Yesterday was a spectacular day in Haines City, Florida. Not only was it a beautiful, brisk and clear day, spent in the company of incredible, kind people. But we were also engaged in the most wonderful of pastimes: The Flying Trapeze.
Think of what would be your most fantastical playground – a place where you are surrounded by the most inspiring people and fun activities you could possibly imagine. What would your “ultimate playground” look like?
As an active and acrobatic guy, I am always seeking to acquire new skills and new mentors. 2012 was the year I fell in love with the flying trapeze and became a friend and student of the legendary artist, Tony Steele. Expect to hear much more about Tony from me in the weeks and months ahead.
Today, the second to last day of the year, I reached a gigantic milestone in my progress by successfully completing my first flipping trick to the catcher: The backward layout. What a feeling!
Trapeze is one of the most fun… No, that is a gross understatement. It is one of the most addicting things I’ve ever done. This may, in fact, be my mid-life crisis, which (fortunately) is totally cool with my wife.
The trick begins standing thirty five feet in the air on a board just ten inches wide. My catcher, John Zimmerman, is the owner of the trapeze rig. John’s company, Stunt Dynamics, routinely stages spectacular stunts for movies (many of which you have certainly seen) involving high falls, people set on fire, car stunts, and anything else a director can imagine. John calls the timing for my jump, so that we will be in sync at just the right moment. We missed the first one by inches, then nailed it on the second attempt. On a side note, John is 62 years young, making the combined age of our trick an impressive 106!
My goal for 2013 is to complete a double somersault to a catch. I believe it is completely doable, and I can already imagine it happening!
For me, trapeze epitomizes one of my principle beliefs: You must let go to get a grip. It would be much easier to stand on the ground and be a spectator. But life is not a spectator sport. And the beauty and intensity of the trapeze beautifully parallels the uncertainty of life, change, and growth. You have to be “on it” or “in it” to feel the rush of excitement and the potential energy of the incredible possibilities.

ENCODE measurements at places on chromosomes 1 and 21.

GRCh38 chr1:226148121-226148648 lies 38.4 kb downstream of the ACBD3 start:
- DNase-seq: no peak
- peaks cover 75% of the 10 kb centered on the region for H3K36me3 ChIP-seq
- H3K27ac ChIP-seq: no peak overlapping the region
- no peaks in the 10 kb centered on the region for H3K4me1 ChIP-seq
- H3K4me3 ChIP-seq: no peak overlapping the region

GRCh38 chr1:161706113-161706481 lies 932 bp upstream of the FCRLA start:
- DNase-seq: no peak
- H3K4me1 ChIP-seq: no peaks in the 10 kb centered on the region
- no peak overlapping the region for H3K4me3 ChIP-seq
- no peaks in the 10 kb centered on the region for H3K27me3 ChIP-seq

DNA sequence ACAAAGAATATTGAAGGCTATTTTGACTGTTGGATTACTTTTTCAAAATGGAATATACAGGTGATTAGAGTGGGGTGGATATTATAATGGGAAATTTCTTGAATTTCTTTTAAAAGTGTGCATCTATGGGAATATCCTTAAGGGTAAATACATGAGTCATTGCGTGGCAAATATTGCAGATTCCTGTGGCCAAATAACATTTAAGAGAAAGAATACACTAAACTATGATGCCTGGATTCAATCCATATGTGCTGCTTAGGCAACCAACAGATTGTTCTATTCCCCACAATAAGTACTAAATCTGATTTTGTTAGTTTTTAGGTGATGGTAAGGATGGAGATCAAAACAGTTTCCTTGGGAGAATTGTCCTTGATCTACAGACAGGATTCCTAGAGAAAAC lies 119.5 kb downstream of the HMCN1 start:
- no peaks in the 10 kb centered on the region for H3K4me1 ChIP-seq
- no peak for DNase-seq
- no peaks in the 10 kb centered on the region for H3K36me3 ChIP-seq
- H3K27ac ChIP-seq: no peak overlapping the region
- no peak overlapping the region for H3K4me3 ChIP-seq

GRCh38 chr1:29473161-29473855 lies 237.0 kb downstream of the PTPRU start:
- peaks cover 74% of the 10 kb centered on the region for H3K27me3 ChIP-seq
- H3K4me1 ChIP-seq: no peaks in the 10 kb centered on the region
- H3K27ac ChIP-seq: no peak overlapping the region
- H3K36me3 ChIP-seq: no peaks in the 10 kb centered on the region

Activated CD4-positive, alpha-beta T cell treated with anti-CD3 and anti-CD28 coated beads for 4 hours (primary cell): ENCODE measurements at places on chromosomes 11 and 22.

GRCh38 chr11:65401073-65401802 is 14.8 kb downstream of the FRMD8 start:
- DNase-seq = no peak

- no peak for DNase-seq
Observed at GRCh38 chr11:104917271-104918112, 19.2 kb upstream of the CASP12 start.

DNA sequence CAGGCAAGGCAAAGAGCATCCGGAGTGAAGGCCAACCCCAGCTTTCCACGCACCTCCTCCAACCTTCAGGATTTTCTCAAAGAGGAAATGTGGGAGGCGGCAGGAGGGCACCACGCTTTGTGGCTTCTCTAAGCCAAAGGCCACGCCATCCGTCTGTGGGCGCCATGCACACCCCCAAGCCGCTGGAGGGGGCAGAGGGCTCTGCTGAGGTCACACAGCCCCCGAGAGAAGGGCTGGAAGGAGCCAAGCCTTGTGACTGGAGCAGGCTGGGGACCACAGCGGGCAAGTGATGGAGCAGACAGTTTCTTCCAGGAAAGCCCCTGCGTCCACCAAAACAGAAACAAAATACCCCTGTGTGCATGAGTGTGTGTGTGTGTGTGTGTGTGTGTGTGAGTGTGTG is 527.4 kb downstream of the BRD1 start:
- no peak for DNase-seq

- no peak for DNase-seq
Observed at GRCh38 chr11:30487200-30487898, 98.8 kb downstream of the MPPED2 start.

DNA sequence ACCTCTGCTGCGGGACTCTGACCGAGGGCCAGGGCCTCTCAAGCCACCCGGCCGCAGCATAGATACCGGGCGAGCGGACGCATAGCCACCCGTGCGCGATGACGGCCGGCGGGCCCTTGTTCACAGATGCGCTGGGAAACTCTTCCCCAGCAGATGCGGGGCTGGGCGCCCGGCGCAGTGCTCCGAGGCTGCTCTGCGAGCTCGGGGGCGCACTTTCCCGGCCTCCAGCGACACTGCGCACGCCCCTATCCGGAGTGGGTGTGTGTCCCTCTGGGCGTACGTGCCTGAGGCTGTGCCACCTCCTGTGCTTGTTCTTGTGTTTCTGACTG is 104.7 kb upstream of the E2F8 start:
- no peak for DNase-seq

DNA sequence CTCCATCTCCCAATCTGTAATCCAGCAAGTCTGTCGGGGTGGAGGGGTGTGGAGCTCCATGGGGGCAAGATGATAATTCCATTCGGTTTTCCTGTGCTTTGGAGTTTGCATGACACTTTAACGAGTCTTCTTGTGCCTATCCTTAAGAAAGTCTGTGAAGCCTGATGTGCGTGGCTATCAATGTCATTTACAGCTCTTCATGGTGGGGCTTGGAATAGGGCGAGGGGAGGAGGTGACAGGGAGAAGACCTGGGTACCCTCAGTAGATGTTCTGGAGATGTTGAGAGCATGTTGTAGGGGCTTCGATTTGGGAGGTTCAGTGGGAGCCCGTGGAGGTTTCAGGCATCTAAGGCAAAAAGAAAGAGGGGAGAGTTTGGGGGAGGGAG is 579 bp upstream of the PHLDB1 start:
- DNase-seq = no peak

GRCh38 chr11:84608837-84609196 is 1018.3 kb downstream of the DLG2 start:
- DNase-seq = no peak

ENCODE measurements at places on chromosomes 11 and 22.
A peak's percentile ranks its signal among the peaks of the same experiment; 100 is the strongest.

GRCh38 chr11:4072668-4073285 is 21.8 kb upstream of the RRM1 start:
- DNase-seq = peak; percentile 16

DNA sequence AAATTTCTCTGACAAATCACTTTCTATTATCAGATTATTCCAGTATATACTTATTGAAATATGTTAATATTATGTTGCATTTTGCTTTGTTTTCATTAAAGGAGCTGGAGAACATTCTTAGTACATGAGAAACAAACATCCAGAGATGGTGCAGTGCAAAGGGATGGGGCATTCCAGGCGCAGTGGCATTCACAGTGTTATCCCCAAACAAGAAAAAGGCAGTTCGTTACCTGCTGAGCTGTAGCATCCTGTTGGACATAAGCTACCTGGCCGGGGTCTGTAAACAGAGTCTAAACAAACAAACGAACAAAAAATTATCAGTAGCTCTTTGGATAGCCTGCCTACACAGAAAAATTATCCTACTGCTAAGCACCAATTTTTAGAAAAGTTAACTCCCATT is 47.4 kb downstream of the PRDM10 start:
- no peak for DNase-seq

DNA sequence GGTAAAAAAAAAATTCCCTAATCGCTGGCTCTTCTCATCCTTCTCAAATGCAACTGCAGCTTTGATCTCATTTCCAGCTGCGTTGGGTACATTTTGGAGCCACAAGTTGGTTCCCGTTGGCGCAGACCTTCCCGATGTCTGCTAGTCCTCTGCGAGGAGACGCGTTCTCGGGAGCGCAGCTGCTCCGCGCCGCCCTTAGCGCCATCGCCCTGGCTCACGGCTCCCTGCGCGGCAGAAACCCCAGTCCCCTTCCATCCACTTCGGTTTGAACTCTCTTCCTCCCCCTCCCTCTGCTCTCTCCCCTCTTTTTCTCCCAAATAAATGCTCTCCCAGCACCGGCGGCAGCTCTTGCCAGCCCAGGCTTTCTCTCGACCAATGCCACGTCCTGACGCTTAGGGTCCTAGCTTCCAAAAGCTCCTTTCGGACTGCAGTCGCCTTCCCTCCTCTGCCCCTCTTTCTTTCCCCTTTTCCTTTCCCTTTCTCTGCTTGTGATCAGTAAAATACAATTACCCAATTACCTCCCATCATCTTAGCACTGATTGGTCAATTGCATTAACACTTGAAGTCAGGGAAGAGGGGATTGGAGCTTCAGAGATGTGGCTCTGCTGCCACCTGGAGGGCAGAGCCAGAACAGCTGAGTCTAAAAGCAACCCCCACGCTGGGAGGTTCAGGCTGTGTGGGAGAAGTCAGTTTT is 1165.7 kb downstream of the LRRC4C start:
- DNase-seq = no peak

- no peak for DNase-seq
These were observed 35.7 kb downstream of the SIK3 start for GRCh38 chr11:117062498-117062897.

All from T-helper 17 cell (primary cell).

This is not a sport without risks. But, truthfully, with the spotting belts and safety ropes it is more of a psychological barrier that must be overcome. And isn’t that the case with most of our challenges? The biggest impediment to achieving anything is a rigid, inflexible mind. We limit our potential with narrow conceptions about what is, should be, or could be possible.
I believe that the key to living a full, exciting, and joy-filled existence is to learn to thrive in these uncomfortable and uncertain moments. Embrace them, even though the scope of what you may be doing is beyond what you’ve previously experienced.
Letting go of a trapeze bar, or even the act of stepping off the board to swing, is at first, intimidating, but ultimately, immensely liberating! That is how it is with most of our “uncertainties.” Once we let them go, or stop defending them, we open ourselves up to all kinds of new possibilities. At the end of 2012, what is it that you might need to let go of? Perhaps you might:
When the challenge you are facing is beyond your current grasp, how do you bring it within your reach? Here are five keys to help you move (or swing) more gracefully through the process of change.
Celebrate your successes along the way (I caught the layout!), but don’t get complacent. It’s time to keep working, keep learning, and keep letting go … to get a grip on the next accomplishment!
Here’s to a New Year of thrilling possibilities and show-stopping successes!